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Q&A with Slovak Prime Minister highlight of IPI World Congress closing day in Slovakia

Sep 21, 2010, 4:47 PM

Slovakian Prime Minister Iveta Radi?ová addressed international journalists and media experts on the final day of IPI’s 60th World Congress in Bratislava, Slovakia, on Tuesday, hosted by IPI Board Member Pavol Múdry - who is also a board member of the SITA-Slovak News Agency and the IPI Slovak National Committee.

Talking about the media in the old Slovakian Communist system and the country’s transition to democracy, Radi?ová highlighted the continued danger of sliding away from a democratic system. "Democracy is like love. If you do not care, you'll lose it very quickly," Radi?ová told IPI congress delegates, many coming from countries in which press freedom and democracy are yet to be achieved or have been lost to dictatorial regimes.

Participants travelled from Vienna to Bratislava by boat and bus on Tuesday morning to participate in panel and town-hall style discussions, moderated by CNN anchor Jim Clancy on a variety of topics, from "Reporting on Extremist Politicians" to "Media Freedom in a Time of Change".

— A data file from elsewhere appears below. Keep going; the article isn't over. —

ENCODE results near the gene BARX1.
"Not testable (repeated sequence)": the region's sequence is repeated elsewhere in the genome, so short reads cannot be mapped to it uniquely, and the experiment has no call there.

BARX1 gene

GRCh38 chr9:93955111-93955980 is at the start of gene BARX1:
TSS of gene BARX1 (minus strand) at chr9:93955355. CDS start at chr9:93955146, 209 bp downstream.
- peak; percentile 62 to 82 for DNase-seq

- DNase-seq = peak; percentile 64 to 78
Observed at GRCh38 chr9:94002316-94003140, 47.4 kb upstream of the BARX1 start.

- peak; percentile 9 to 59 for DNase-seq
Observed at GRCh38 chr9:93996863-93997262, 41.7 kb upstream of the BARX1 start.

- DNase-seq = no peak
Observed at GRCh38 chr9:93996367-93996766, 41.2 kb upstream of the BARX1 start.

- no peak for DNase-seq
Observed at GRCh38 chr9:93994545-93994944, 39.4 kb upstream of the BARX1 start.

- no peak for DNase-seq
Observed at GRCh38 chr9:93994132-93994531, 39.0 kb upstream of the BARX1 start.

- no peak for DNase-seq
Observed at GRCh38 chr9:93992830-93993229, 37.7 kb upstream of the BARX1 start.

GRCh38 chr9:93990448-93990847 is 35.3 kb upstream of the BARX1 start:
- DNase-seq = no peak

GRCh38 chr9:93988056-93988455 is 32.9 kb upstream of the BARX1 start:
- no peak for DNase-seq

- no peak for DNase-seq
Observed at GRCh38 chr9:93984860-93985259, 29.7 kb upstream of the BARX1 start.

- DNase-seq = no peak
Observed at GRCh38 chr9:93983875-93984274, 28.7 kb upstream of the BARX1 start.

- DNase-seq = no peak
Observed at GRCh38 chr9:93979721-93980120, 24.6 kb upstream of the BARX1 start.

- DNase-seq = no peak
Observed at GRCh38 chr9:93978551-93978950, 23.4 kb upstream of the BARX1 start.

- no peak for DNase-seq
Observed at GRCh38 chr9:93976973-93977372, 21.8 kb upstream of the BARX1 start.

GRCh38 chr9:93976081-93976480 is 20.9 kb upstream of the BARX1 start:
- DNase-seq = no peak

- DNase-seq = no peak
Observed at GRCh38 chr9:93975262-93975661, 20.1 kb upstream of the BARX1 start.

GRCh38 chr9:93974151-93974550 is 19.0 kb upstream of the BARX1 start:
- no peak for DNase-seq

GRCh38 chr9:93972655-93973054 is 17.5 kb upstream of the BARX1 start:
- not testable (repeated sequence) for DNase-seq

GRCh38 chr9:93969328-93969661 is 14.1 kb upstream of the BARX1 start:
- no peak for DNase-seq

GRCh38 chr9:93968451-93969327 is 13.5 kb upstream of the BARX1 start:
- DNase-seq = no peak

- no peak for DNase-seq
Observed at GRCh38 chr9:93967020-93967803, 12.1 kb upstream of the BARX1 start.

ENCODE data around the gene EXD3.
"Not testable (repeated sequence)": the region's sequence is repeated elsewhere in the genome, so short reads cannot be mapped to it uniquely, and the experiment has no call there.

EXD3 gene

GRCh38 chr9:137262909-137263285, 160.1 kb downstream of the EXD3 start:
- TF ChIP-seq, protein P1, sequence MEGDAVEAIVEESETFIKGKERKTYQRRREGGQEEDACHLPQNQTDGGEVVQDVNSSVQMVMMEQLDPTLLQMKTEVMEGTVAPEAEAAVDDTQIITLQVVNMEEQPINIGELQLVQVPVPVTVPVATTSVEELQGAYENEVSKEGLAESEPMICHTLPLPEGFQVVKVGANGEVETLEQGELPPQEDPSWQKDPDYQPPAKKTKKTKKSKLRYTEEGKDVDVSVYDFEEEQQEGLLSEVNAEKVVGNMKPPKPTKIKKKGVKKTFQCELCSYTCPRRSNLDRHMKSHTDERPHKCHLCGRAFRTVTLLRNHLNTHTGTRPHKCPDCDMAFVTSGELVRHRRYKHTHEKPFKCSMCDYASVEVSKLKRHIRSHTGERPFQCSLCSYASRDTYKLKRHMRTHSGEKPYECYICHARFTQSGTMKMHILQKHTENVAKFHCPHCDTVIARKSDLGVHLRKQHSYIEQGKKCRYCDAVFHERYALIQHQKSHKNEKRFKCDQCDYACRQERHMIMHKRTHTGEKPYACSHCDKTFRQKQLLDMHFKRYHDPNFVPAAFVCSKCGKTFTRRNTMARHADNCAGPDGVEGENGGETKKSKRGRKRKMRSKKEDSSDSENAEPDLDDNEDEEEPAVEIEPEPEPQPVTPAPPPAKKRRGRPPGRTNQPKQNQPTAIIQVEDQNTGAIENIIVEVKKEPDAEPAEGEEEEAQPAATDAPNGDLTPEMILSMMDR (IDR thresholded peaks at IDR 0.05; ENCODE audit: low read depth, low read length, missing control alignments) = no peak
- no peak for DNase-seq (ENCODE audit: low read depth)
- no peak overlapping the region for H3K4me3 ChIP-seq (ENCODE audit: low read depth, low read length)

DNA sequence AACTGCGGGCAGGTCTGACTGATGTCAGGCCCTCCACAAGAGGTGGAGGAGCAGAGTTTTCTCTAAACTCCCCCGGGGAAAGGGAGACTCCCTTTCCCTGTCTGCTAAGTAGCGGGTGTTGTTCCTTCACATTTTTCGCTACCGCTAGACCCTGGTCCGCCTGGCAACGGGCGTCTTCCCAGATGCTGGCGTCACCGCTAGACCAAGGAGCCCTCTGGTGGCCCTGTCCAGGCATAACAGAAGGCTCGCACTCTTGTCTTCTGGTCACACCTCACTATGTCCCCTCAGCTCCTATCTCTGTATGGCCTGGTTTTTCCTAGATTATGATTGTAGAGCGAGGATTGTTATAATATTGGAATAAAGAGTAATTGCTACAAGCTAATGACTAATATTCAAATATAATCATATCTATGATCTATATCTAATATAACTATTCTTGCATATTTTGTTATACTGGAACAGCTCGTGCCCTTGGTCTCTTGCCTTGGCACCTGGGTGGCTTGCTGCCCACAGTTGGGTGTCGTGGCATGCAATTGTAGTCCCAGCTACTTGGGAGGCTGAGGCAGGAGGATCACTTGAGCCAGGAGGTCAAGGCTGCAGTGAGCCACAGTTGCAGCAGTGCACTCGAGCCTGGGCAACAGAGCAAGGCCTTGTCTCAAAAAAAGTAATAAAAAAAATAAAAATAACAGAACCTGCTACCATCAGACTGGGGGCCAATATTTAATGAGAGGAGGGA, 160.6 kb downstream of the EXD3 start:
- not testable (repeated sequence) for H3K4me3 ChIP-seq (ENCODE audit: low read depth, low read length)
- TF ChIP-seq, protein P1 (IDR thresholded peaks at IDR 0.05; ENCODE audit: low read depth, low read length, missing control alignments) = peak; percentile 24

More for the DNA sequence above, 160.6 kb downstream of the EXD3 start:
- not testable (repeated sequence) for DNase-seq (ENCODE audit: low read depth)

In a closing presentation on the media situation in Haiti following the earthquake, the secretary general of SOS Journalistes in Haiti, Joseph Guyler Delva, who is also a correspondent for Reuters and BBC, explained how the devastation caused by the recent earthquake has affected journalism in a country where press freedom has been systematically violated in recent years.

"Before the quake, conditions (for journalists) were difficult; but now they are disastrous," Delva told IPI World Congress delegates.

Delva also raised the sensitive issue of corruption within the profession, when living and working conditions for journalists are so precarious. "Can we really talk about practicing the journalistic profession, when the journalists are living in tents and cannot afford to buy food for their children?" Delva asked.

Following Delva's call for support, congress participants mobilised to donate to Haitian journalists who are in dire need of equipment so that they can investigate and report on the use of the large sums of funds recently channelled to Haitian institutions for the reconstruction of the country after the earthquake.

Taiwanese lion dancers and a kung-fu performance closed the IPI World Congress, in anticipation of next year's IPI World Congress in Taipei.

Videos and photographs of the IPI World Congress and of the 60 IPI World Press Freedom Heroes will be available on-line shortly.